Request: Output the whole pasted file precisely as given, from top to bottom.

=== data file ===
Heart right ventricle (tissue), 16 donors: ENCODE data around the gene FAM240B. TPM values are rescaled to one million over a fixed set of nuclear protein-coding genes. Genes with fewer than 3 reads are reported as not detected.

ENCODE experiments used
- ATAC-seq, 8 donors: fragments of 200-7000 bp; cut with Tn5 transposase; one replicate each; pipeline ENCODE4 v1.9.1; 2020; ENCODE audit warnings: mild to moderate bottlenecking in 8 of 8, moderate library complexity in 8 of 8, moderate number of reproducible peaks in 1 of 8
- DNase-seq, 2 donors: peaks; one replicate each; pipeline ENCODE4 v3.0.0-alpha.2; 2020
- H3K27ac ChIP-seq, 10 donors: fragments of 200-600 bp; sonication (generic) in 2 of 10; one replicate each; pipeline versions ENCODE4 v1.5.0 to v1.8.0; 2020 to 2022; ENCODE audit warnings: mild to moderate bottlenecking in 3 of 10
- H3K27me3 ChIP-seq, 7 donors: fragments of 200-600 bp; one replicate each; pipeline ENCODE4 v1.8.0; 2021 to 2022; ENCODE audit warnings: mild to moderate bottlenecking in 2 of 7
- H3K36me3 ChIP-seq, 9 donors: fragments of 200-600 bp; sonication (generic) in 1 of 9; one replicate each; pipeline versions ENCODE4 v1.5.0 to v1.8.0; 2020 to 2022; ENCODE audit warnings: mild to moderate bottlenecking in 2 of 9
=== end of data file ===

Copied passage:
Heart right ventricle (tissue), 16 donors: ENCODE data around the gene FAM240B. TPM values are rescaled to one million over a fixed set of nuclear protein-coding genes. Genes with fewer than 3 reads are reported as not detected.

ENCODE experiments used
- ATAC-seq, 8 donors: fragments of 200-7000 bp; cut with Tn5 transposase; one replicate each; pipeline ENCODE4 v1.9.1; 2020; ENCODE audit warnings: mild to moderate bottlenecking in 8 of 8, moderate library complexity in 8 of 8, moderate number of reproducible peaks in 1 of 8
- DNase-seq, 2 donors: peaks; one replicate each; pipeline ENCODE4 v3.0.0-alpha.2; 2020
- H3K27ac ChIP-seq, 10 donors: fragments of 200-600 bp; sonication (generic) in 2 of 10; one replicate each; pipeline versions ENCODE4 v1.5.0 to v1.8.0; 2020 to 2022; ENCODE audit warnings: mild to moderate bottlenecking in 3 of 10
- H3K27me3 ChIP-seq, 7 donors: fragments of 200-600 bp; one replicate each; pipeline ENCODE4 v1.8.0; 2021 to 2022; ENCODE audit warnings: mild to moderate bottlenecking in 2 of 7
- H3K36me3 ChIP-seq, 9 donors: fragments of 200-600 bp; sonication (generic) in 1 of 9; one replicate each; pipeline versions ENCODE4 v1.5.0 to v1.8.0; 2020 to 2022; ENCODE audit warnings: mild to moderate bottlenecking in 2 of 9